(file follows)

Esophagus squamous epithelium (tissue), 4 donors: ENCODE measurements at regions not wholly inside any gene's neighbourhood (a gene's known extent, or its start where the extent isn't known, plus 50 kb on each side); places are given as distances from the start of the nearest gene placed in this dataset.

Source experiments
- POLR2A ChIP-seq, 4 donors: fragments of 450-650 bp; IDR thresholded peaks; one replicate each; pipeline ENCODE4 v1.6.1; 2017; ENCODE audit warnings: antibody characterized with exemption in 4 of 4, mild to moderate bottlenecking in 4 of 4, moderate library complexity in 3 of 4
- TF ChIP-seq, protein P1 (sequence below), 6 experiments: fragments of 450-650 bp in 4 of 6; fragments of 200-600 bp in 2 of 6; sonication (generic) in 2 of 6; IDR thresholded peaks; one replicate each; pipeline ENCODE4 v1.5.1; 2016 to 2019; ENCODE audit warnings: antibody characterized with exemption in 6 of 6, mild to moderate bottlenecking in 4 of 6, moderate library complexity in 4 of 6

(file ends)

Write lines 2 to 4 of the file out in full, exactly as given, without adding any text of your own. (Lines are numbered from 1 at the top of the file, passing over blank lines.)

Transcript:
Source experiments
- POLR2A ChIP-seq, 4 donors: fragments of 450-650 bp; IDR thresholded peaks; one replicate each; pipeline ENCODE4 v1.6.1; 2017; ENCODE audit warnings: antibody characterized with exemption in 4 of 4, mild to moderate bottlenecking in 4 of 4, moderate library complexity in 3 of 4
- TF ChIP-seq, protein P1 (sequence below), 6 experiments: fragments of 450-650 bp in 4 of 6; fragments of 200-600 bp in 2 of 6; sonication (generic) in 2 of 6; IDR thresholded peaks; one replicate each; pipeline ENCODE4 v1.5.1; 2016 to 2019; ENCODE audit warnings: antibody characterized with exemption in 6 of 6, mild to moderate bottlenecking in 4 of 6, moderate library complexity in 4 of 6